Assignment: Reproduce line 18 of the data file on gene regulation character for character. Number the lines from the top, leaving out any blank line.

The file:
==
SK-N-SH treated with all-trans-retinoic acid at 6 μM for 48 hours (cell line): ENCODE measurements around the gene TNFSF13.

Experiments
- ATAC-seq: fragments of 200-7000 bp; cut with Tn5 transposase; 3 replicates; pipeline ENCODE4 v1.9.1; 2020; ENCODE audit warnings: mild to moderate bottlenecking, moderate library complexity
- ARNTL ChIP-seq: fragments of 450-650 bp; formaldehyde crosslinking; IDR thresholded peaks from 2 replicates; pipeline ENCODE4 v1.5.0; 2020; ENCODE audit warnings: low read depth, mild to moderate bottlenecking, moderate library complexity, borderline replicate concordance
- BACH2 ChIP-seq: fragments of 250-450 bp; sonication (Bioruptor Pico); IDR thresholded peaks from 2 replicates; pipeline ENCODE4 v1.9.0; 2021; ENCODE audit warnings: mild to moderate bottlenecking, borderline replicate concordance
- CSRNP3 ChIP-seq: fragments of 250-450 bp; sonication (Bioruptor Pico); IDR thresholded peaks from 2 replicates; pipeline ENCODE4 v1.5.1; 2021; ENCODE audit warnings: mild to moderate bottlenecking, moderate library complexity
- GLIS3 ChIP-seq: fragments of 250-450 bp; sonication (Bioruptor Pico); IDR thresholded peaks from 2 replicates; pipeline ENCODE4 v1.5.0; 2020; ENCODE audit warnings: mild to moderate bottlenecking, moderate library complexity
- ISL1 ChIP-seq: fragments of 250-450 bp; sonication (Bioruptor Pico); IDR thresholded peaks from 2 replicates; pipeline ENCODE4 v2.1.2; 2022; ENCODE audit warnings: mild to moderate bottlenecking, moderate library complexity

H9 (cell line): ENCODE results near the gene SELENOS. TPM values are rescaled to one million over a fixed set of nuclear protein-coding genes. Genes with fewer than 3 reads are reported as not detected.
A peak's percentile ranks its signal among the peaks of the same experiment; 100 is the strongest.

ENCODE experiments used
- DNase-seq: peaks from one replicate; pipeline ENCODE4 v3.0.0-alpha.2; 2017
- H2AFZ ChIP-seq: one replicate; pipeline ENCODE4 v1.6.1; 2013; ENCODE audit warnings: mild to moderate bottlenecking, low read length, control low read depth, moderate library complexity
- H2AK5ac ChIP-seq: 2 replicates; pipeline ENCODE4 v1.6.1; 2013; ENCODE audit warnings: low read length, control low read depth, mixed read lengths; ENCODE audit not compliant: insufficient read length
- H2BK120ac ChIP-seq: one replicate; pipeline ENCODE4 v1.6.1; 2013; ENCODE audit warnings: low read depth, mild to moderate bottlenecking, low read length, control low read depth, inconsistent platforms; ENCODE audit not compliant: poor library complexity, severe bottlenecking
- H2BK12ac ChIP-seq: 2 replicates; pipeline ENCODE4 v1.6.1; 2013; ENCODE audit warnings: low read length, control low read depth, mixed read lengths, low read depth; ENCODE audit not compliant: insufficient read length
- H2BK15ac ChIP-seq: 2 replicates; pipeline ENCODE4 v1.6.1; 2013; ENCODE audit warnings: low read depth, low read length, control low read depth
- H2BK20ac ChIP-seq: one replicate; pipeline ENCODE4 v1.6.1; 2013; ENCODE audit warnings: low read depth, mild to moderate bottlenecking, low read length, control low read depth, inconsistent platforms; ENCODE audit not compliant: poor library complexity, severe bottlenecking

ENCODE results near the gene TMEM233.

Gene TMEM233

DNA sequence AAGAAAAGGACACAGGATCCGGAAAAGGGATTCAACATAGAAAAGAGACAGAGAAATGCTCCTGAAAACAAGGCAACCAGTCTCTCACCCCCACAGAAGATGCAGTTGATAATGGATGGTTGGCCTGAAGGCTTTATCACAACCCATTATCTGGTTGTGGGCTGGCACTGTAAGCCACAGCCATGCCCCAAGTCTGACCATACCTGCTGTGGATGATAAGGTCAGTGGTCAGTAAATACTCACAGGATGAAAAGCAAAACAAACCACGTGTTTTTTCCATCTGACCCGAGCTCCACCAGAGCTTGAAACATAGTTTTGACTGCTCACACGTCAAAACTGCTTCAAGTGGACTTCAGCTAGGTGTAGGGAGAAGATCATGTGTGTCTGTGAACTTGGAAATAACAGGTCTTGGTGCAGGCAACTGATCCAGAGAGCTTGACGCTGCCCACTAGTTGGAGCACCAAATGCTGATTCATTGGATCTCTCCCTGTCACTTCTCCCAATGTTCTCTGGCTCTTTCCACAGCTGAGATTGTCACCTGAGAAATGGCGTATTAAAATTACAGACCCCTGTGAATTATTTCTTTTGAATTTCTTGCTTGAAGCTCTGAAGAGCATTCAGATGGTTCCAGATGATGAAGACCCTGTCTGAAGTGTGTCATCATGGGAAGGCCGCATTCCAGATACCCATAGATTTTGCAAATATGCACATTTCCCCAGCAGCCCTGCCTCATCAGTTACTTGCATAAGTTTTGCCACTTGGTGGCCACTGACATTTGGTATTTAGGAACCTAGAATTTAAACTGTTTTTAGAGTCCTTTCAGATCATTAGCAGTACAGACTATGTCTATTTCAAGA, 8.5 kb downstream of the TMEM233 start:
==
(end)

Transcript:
- H2BK20ac ChIP-seq: one replicate; pipeline ENCODE4 v1.6.1; 2013; ENCODE audit warnings: low read depth, mild to moderate bottlenecking, low read length, control low read depth, inconsistent platforms; ENCODE audit not compliant: poor library complexity, severe bottlenecking